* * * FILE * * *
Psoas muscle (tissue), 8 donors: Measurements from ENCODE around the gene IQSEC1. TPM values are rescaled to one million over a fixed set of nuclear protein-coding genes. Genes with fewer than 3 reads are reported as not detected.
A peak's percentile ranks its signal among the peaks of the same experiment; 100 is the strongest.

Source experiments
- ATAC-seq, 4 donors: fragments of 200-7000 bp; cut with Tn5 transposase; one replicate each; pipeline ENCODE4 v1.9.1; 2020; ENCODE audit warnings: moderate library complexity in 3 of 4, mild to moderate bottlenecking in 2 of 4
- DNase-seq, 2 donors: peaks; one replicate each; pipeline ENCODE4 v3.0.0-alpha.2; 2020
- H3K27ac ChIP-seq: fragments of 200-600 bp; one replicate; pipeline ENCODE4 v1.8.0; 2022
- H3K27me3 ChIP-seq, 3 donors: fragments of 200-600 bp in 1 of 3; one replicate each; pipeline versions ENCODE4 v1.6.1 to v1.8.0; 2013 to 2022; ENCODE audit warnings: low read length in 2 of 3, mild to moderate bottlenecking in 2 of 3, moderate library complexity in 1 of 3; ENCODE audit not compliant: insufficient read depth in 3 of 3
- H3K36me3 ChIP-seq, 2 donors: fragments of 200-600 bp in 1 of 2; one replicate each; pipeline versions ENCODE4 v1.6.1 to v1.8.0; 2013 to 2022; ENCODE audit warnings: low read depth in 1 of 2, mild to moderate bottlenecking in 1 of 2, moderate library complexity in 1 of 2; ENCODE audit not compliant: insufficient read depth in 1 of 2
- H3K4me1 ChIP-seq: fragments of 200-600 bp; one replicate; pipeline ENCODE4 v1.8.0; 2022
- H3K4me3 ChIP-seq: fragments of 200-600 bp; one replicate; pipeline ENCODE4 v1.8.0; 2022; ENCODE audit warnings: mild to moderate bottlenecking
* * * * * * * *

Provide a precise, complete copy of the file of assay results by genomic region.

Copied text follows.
Psoas muscle (tissue), 8 donors: Measurements from ENCODE around the gene IQSEC1. TPM values are rescaled to one million over a fixed set of nuclear protein-coding genes. Genes with fewer than 3 reads are reported as not detected.
A peak's percentile ranks its signal among the peaks of the same experiment; 100 is the strongest.

Source experiments
- ATAC-seq, 4 donors: fragments of 200-7000 bp; cut with Tn5 transposase; one replicate each; pipeline ENCODE4 v1.9.1; 2020; ENCODE audit warnings: moderate library complexity in 3 of 4, mild to moderate bottlenecking in 2 of 4
- DNase-seq, 2 donors: peaks; one replicate each; pipeline ENCODE4 v3.0.0-alpha.2; 2020
- H3K27ac ChIP-seq: fragments of 200-600 bp; one replicate; pipeline ENCODE4 v1.8.0; 2022
- H3K27me3 ChIP-seq, 3 donors: fragments of 200-600 bp in 1 of 3; one replicate each; pipeline versions ENCODE4 v1.6.1 to v1.8.0; 2013 to 2022; ENCODE audit warnings: low read length in 2 of 3, mild to moderate bottlenecking in 2 of 3, moderate library complexity in 1 of 3; ENCODE audit not compliant: insufficient read depth in 3 of 3
- H3K36me3 ChIP-seq, 2 donors: fragments of 200-600 bp in 1 of 2; one replicate each; pipeline versions ENCODE4 v1.6.1 to v1.8.0; 2013 to 2022; ENCODE audit warnings: low read depth in 1 of 2, mild to moderate bottlenecking in 1 of 2, moderate library complexity in 1 of 2; ENCODE audit not compliant: insufficient read depth in 1 of 2
- H3K4me1 ChIP-seq: fragments of 200-600 bp; one replicate; pipeline ENCODE4 v1.8.0; 2022
- H3K4me3 ChIP-seq: fragments of 200-600 bp; one replicate; pipeline ENCODE4 v1.8.0; 2022; ENCODE audit warnings: mild to moderate bottlenecking